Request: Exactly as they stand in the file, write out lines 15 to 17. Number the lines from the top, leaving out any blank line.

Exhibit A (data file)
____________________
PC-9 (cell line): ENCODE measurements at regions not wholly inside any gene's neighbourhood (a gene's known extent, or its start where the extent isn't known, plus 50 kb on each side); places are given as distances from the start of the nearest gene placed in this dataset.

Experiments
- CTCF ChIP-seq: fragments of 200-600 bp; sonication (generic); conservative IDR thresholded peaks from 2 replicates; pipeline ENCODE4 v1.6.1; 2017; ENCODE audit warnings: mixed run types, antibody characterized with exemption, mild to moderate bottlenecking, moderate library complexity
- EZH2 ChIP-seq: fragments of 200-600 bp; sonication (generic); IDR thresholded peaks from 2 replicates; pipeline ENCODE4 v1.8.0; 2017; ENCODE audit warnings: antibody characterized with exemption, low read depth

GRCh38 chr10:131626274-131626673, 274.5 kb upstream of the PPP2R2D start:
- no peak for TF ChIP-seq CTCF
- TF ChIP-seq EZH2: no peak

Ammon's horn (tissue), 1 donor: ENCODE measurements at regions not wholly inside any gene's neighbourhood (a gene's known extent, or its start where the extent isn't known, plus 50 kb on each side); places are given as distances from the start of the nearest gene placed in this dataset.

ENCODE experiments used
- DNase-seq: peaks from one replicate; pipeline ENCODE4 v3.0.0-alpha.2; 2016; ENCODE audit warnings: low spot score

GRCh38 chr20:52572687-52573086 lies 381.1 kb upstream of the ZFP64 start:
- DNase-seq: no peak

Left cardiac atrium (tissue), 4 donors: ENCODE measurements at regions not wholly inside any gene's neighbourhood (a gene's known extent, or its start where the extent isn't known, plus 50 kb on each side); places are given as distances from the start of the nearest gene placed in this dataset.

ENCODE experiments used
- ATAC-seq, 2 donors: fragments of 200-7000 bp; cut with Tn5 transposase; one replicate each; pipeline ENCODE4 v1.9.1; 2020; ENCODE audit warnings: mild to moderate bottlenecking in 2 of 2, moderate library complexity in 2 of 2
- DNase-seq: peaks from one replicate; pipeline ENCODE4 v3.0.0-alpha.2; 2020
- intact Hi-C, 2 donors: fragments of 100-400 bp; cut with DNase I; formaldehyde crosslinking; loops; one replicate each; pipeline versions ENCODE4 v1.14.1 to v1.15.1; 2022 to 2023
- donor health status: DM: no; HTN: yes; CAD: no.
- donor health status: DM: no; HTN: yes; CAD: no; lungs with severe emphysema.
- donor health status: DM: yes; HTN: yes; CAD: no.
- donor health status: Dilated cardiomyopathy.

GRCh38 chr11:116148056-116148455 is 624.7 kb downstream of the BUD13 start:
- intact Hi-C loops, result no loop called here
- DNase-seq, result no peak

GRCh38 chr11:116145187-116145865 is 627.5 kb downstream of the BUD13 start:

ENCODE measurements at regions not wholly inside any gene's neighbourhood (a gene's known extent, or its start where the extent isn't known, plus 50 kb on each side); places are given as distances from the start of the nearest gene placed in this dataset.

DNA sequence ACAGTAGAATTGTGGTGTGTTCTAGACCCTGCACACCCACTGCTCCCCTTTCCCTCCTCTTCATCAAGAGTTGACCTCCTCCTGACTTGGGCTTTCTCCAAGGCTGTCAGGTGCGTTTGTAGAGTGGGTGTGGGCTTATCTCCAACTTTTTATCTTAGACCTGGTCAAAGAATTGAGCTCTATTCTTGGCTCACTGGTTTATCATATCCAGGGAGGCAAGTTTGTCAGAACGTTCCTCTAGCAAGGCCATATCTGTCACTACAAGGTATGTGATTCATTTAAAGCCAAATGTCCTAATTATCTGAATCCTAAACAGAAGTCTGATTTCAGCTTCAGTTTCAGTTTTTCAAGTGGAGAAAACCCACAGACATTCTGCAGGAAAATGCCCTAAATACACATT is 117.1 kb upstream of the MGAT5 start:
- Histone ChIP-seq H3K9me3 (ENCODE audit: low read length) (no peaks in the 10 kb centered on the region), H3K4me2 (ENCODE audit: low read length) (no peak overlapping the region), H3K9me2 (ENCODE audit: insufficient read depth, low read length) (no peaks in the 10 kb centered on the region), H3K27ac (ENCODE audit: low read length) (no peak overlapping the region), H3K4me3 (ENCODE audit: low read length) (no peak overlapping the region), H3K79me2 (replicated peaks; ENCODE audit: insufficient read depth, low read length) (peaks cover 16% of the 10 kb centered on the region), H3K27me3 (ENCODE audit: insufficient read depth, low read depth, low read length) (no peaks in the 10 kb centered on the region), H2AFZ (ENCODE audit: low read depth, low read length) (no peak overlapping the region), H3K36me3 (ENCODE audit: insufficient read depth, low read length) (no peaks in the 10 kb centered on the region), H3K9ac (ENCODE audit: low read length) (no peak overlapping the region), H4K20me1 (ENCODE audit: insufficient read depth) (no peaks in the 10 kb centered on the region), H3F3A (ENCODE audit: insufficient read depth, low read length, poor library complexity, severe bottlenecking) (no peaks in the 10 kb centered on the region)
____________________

- ATAC-seq, 2 donors: fragments of 200-7000 bp; cut with Tn5 transposase; one replicate each; pipeline ENCODE4 v1.9.1; 2020; ENCODE audit warnings: mild to moderate bottlenecking in 2 of 2, moderate library complexity in 2 of 2
- DNase-seq: peaks from one replicate; pipeline ENCODE4 v3.0.0-alpha.2; 2020
- intact Hi-C, 2 donors: fragments of 100-400 bp; cut with DNase I; formaldehyde crosslinking; loops; one replicate each; pipeline versions ENCODE4 v1.14.1 to v1.15.1; 2022 to 2023